Book Review: Damsel by Evelyn Skye
I received a review copy from the publisher. This does not affect the contents of my review and all opinions are my own.
Mogsy’s Rating: 4 of 5 stars
Series: Stand Alone
Publisher: Random House Worlds (April 18, 2023)
Length: 368 pages
Author Information: Website | Twitter
I loved Evelyn Skye’s Damsel, a collaboration with the writing team behind the screenplay of the upcoming Netflix film of the same name. But as most projects like these are often nebulous about their target audience, your enjoyment will likely depend on whether it’s the right book for you.
First of all, its premise is one that draws inspiration from a timeworn and familiar fantasy trope: a princess, our damsel in distress, is taken by a dragon. Cue the charming prince at this point, who rides off on his shining steed on a heroic journey to rescue her. But Damsel takes things in a different direction. What if the prince was the one who created this mess in the first place, leaving it up to the princess to fight for her own survival?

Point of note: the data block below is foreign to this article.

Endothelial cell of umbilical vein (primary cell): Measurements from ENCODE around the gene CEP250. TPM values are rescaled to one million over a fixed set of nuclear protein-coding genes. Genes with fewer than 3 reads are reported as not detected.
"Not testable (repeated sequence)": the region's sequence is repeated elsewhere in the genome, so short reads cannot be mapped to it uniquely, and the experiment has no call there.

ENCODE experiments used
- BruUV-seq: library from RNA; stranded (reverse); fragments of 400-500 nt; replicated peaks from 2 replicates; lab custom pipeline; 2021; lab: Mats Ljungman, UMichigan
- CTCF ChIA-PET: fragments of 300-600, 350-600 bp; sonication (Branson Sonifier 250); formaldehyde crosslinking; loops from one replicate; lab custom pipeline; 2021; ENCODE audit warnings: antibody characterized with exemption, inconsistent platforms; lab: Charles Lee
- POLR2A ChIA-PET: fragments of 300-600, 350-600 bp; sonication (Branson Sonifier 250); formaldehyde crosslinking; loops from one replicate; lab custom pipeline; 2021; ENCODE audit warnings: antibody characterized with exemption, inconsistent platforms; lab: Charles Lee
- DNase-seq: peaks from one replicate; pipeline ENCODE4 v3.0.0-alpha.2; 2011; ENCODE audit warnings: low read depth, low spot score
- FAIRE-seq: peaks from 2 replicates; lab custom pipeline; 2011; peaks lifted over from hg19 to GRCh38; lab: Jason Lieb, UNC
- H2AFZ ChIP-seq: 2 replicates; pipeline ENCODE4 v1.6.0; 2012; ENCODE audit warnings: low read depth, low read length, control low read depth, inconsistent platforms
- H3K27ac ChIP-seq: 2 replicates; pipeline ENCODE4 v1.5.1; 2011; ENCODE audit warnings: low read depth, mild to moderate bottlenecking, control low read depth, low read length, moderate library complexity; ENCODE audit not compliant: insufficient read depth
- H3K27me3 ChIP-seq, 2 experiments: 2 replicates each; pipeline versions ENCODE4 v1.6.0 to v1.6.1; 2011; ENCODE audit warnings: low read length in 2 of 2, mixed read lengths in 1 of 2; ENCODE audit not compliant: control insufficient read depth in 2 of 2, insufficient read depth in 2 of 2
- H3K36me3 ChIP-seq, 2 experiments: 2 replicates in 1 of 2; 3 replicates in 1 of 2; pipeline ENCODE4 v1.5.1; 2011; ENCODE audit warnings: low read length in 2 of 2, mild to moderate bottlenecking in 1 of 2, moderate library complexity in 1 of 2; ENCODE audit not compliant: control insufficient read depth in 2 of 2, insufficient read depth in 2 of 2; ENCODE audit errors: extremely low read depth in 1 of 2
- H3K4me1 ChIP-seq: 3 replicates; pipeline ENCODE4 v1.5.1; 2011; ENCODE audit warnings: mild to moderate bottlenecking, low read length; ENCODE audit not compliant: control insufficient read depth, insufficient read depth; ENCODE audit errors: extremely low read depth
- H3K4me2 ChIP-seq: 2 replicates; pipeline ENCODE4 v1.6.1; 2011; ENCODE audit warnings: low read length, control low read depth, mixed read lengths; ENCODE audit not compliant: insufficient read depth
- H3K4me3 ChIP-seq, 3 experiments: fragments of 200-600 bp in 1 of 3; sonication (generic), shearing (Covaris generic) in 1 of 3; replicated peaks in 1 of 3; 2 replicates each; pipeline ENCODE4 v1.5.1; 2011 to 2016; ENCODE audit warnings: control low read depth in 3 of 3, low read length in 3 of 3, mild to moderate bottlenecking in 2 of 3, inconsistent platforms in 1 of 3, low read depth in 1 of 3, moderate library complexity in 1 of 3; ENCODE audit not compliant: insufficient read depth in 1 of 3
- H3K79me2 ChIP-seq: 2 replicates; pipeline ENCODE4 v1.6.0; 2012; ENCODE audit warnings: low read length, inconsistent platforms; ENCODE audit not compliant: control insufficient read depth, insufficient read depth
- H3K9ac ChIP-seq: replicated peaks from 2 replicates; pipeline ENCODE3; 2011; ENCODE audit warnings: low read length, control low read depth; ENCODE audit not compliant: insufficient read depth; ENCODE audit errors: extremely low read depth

Elodie is the oldest daughter of an impoverished duke from the struggling realm of Inophe. So when a marriage proposal from the elusive kingdom of Aurea arrives, the family believes it will be the solution to all their problems. Henry, the Aurean prince, has been searching far and wide for a bride, and if Elodie agrees to the marriage, Inophe would be showered with wealth and lavish gifts. Determined to help her people, Elodie accepts right away, quickly establishing a correspondence with Henry to find out with pleasant surprise that he is a sweet and devoted fiancé. A veritable Prince Charming.